With more than 80km of designated cycling routes, Richmond is the perfect place for a bike ride and a post-ride hangout and chat over coffee. But there’s one place in particular that caters to the cycling crowd.

Sanctuary Cafe is just a wheel-turn or two from London Landing’s Fraser River shoreline. It first opened its doors in May 2018—and began warmly welcoming fans of both cycling and great neighbourhood coffee shops.

Sign outside the Sanctuary Cafe
Sanctuary Cafe, where coffee and cycling culture combine. | Photo: John Lee

Civilized Cycling

“There are bike-friendly cafes in many countries and it just made sense to me to open one here,” says owner Tim Lee, an avid cyclist who has pedalled on roads and routes throughout the world. “We wanted it to be the perfect marriage of coffee and cycling.”

Building on the long-established link between biking and coffee—“Many riders won't set out until they know where their next coffee stop is,” says Lee—Sanctuary’s cozy, wood-floored interior has some fantastic cycle-themed features.

Tim Lee of Sanctuary Cafe
Owner Tim Lee behind the counter. | Photo: John Lee

Beneath a ‘chandelier’ made from bike wheels, the walls are adorned with framed pedals and racing photos as well as colourful race shirts, shiny bike frames, and even full bicycles on prominent display—including a mint condition 1979 Raleigh bike from the UK that’s mounted like an artwork on one wall.

But the cafe isn’t simply a clubhouse for steely-calved bike nuts. Describing himself as a fan of “civilized cycling,” Lee points to a quote painted on the wall behind the counter: Go Fast Enough to Get There, But Slow Enough To See.

Sanctuary Cafe
There’s a mint-condition 1979 Raleigh displayed on one wall. | Photo: John Lee

Tasty Ingredients

Slowing down, in fact, is the overarching ethos at Sanctuary—and it’s a hurry-free approach that appeals to both cyclists and non-cyclists. “We’re inviting you to bring your friends and hangout over good coffee and conversation in a comfortable setting,” says Lee, pointing to cozy non-biking features such as an antique church pew and a well-used communal table that was fashioned from salvaged BC barn wood.

They’re the kind of unique coffee shop inclusions regular customers love—whether or not they’re cyclists. And Sanctuary, says Lee, has worked hard to create a convivial space that welcomes everyone. “I think most coffee shops miss the mark on connecting to their community, but that’s a big part of what we’re trying to do,” he says, adding that his staff routinely takes the time to chat with customers.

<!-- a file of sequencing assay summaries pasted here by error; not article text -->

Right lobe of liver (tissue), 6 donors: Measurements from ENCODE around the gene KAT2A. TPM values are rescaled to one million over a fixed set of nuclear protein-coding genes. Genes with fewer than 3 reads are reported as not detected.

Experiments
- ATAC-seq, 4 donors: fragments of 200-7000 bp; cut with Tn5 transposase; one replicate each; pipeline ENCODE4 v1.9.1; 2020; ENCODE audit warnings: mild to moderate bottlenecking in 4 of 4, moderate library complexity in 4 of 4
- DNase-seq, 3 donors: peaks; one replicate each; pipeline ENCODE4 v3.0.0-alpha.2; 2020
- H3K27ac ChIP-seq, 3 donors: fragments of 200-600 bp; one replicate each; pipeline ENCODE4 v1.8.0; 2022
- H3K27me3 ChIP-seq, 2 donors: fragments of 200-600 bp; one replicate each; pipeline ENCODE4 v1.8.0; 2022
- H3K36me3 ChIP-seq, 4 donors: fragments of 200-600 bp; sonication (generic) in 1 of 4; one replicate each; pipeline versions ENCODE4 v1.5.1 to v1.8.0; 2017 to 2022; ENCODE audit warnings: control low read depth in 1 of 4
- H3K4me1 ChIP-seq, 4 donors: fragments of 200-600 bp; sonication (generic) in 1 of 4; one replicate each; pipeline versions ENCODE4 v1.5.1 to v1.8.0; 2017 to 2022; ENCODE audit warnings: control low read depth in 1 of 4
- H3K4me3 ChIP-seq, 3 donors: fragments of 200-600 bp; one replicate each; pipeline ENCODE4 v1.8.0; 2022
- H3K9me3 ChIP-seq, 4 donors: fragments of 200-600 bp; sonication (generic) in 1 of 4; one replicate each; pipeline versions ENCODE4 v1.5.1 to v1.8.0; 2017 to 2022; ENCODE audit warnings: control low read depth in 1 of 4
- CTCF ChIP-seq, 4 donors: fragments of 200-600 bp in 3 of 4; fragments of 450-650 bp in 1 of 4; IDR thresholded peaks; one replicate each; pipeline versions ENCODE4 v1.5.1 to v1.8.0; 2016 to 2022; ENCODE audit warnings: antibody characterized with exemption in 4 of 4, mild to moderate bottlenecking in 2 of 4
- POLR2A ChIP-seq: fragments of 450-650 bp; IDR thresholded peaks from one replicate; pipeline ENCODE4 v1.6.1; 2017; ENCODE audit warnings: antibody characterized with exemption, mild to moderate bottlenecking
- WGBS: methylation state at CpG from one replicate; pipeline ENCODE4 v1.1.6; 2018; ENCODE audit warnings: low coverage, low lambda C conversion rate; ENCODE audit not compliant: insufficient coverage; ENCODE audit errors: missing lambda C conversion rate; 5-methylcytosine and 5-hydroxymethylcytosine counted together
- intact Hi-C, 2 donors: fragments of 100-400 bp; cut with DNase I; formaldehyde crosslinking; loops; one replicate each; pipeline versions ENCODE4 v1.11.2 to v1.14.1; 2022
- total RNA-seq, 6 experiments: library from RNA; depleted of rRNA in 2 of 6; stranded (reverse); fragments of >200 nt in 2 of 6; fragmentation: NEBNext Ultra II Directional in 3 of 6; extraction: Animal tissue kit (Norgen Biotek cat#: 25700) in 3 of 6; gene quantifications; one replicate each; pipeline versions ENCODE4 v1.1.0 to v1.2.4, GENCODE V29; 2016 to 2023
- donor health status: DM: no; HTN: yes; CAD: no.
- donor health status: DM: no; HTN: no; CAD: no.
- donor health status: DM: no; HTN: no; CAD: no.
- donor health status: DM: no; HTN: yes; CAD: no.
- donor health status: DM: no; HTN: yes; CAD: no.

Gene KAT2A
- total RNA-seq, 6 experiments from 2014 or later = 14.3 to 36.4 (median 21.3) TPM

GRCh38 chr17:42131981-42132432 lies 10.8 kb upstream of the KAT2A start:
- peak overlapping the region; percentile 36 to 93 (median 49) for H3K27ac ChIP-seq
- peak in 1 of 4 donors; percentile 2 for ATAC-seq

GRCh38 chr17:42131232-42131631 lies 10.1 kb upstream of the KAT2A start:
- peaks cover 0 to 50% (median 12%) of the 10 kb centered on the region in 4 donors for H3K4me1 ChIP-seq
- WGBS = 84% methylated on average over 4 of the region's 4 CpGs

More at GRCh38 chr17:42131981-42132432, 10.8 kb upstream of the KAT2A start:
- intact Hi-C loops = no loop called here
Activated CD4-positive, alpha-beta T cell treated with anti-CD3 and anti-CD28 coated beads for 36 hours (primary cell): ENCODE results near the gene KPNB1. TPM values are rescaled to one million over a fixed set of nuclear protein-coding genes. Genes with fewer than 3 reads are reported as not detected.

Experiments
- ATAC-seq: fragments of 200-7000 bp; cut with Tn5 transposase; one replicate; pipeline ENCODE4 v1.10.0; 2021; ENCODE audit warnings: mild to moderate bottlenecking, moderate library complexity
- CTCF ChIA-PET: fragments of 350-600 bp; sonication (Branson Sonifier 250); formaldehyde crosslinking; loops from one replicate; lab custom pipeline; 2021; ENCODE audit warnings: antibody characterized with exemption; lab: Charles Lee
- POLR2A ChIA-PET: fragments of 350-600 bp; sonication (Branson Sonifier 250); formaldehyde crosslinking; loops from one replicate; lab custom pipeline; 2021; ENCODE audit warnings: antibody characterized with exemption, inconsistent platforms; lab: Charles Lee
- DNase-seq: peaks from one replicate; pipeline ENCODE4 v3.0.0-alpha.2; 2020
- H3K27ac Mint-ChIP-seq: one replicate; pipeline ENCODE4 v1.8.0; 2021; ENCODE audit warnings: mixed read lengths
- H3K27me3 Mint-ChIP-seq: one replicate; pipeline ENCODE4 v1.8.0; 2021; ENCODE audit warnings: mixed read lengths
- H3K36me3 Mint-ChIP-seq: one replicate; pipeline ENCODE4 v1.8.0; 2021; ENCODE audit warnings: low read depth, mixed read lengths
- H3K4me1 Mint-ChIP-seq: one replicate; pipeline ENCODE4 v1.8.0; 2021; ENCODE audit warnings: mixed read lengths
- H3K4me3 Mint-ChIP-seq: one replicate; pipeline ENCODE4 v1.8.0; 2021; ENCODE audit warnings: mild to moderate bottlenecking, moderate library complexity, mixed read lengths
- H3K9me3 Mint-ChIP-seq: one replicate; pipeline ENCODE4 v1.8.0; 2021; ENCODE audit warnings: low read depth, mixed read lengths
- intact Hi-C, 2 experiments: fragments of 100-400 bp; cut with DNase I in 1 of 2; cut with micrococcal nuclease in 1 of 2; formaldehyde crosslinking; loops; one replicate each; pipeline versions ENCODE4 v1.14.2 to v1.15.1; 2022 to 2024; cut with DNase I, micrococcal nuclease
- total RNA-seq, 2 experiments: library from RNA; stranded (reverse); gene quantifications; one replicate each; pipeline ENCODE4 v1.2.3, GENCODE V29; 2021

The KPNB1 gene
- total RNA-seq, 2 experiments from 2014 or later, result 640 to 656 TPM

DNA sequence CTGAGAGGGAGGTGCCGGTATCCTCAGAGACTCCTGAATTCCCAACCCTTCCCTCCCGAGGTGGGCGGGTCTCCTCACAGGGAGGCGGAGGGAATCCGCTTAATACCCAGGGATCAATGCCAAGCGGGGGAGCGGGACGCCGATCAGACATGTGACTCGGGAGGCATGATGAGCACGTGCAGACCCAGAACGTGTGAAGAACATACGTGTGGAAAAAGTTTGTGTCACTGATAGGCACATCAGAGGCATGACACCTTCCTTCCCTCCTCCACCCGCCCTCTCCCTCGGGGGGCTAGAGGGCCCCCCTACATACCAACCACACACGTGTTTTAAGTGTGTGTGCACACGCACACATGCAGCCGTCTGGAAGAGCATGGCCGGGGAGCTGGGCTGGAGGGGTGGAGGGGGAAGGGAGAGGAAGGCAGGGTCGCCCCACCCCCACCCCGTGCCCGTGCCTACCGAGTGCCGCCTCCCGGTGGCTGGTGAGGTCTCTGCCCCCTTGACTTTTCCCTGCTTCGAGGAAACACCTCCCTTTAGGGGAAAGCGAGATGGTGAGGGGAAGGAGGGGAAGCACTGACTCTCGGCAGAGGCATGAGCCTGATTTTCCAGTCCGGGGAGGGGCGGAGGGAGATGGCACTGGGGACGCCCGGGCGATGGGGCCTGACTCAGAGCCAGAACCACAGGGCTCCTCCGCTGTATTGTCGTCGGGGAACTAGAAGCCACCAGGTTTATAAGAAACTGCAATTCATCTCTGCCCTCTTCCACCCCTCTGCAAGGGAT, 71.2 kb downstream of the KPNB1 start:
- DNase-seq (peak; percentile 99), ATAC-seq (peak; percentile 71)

The local focus also extends to the menu. Sanctuary Cafe changes its coffee supplier every few months but always chooses BC artisan roasters such as Agro from Vancouver or Rooftop from Fernie. Additional products are also regionally sourced, including craft sodas from Victoria, savoury pastries from Vancouver’s Aussie Pie Guy, and sweet treats including cookies and muffins from nearby bakeries (tip: don't miss the cinnamon buns).

Ride & Run Collective

But while non-cyclists have fully embraced Sanctuary, the region’s bike fraternity is also delighted to have a coffee shop that welcomes and understands them. The cafe’s busy bulletin board announces upcoming races, gatherings, and bikes for sale; while two additional special features highlight a hub-like commitment to the area’s cycling community.

One corner of the cafe has individual wall-mounted bike racks, so you can bring your wheels inside while you sip your coffee—rather than nervously watching it through a window. And every Thursday, Sanctuary organizes drop-in group rides on one of three routes—including a regular ride out to Iona Beach Regional Park. Up to 40km long and taking around two hours, these weekly rides are aimed at experienced road cyclists. Don’t fancy biking? There’s also an organized run on Tuesdays. Check the schedule here.

Bottom line

After celebrating Sanctuary’s first anniversary this spring, Lee says he’s delighted that both cyclists and non-cyclists continue to discover his cafe. But he also notes that it took him a while to figure out exactly what it means to be a true community establishment. One of his regular customers, he says, helped him see the light, albeit in a deeply poignant way.

“Carl used to come in here between cancer treatments. It was always great to see him and know that his treatment was going well. One time he came and gave me a poem he’d written. It was the last time he visited.”

A simple yet affecting portrait of what Lee’s neighbourhood cafe means to its regulars, the poem is now framed on a wall near the counter. Lee later discovered that Carl Leggo was a writing professor and nationally renowned poet. “I didn't exactly know what this place was until I read Carl’s poem,” he says slowly and thoughtfully, before turning to serve another customer with a friendly smile.

If you go:

Sanctuary Cafe is located at #160 - 13020 No. 2 Road in Richmond’s London Landing area. A 30-minute walk or 10-minute bike ride east of Steveston Village, it’s open from 7:00am to 6:00pm Tuesday to Friday and from 8:00am to 5:00pm on Saturdays and Sundays.

Sanctuary Cafe
Tim working his magic behind the counter. | Photo: John Lee